By Abdi Sheikh and Feisal Omar. Almost 300 members of Somalia’s federal parliament were sworn in on Tuesday, although parliament’s election of a new president to head the government was postponed.
The ceremony at least gives the chronically unstable Horn of Africa country a quorate assembly, four weeks after the conclusion of a month-long election conducted among 14,000 representative citizens.
The lawmakers were supposed to pick a new president on Wednesday, but the electoral commission said on Tuesday that the vote had been postponed to an as yet unspecified date.
“As you witnessed, 243 lawmakers and 38 upper house members have been sworn in,” Abdikarim haji Abdi, the chief secretary of Somalia’s federal parliament, told reporters at a police training camp in the capital Mogadishu, where the ceremony took place.
This left 32 members of the lower house still to be sworn in, because their elections either had not yet taken place or were disputed. In addition, 34 new seats in the upper house were only created by the electoral committee last week for the six federal states, in order to resolve a disagreement.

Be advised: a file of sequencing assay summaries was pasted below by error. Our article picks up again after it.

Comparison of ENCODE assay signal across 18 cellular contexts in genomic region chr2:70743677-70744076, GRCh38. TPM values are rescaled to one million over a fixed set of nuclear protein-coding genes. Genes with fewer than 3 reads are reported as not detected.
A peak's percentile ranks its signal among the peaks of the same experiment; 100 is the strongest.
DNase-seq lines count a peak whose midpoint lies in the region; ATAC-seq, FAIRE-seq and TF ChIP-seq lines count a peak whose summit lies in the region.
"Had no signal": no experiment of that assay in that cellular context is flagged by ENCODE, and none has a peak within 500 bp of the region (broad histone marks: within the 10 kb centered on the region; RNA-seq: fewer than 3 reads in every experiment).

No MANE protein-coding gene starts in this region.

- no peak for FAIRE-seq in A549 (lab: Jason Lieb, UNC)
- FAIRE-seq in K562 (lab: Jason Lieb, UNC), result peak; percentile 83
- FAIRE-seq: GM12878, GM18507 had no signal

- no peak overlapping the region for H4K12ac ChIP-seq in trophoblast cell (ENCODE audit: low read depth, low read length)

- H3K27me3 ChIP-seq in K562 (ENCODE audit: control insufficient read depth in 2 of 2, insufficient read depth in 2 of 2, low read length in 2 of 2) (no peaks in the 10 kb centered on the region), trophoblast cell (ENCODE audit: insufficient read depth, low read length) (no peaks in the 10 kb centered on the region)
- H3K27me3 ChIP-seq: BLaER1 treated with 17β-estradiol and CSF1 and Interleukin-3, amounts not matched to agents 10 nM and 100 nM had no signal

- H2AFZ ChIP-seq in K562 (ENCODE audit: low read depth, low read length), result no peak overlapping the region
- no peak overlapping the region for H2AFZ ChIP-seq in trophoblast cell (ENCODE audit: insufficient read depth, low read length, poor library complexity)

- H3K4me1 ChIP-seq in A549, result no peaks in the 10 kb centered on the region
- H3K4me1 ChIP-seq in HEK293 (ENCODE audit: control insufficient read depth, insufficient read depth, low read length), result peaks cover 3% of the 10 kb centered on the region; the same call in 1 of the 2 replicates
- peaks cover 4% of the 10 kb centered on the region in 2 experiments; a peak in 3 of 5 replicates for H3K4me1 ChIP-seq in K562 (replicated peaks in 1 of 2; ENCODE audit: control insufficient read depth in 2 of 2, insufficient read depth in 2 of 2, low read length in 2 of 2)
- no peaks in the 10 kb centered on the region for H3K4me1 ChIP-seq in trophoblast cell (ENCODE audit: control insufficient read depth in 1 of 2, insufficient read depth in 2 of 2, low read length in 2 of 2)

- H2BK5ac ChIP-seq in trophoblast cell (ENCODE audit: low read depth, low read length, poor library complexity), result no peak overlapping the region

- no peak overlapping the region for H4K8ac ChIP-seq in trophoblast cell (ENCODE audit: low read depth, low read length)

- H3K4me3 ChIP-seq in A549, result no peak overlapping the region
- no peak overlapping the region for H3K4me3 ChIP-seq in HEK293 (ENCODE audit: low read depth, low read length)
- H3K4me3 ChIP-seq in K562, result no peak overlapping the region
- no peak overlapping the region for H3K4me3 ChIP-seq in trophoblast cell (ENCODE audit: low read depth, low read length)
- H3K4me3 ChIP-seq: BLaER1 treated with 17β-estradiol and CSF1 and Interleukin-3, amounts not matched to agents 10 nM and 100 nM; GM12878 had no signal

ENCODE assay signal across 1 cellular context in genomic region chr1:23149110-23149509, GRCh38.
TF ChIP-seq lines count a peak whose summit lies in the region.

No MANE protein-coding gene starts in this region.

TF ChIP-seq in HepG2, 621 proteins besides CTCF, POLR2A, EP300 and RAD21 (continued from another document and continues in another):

Once all the remaining seats are filled, the parliament will have a total complement of 347 legislators. However, the 281 already sworn-in are enough to be able to elect a president.
Plagued by Islamist militancy, famine and maritime piracy, Somalia has been at war for more than a quarter of a century, but diplomats and some citizens hope the current political process will help bring some stability.
Legislator Khalif Sheikh Abdullahi told Reuters before the swearing-in ceremony that the oldest MP would temporarily act as House speaker, in line with the constitution, until a full-time speaker was elected.
Somalia’s weak U.N.-backed government is dependent on foreign funds to pay the fledgling armed forces and a contingent of 22,000 African Union peacekeepers.
The outgoing parliament, elected in 2012, was picked by 135 elders. The government said threats from the al Qaeda-linked insurgents of al Shabaab made a one-person, one-vote election this year impossible, but that the choice of 14,000 representative electors did constitute progress towards democracy. (Writing by Katharine Houreld; editing by Elias Biryabarema and Kevin Liffey)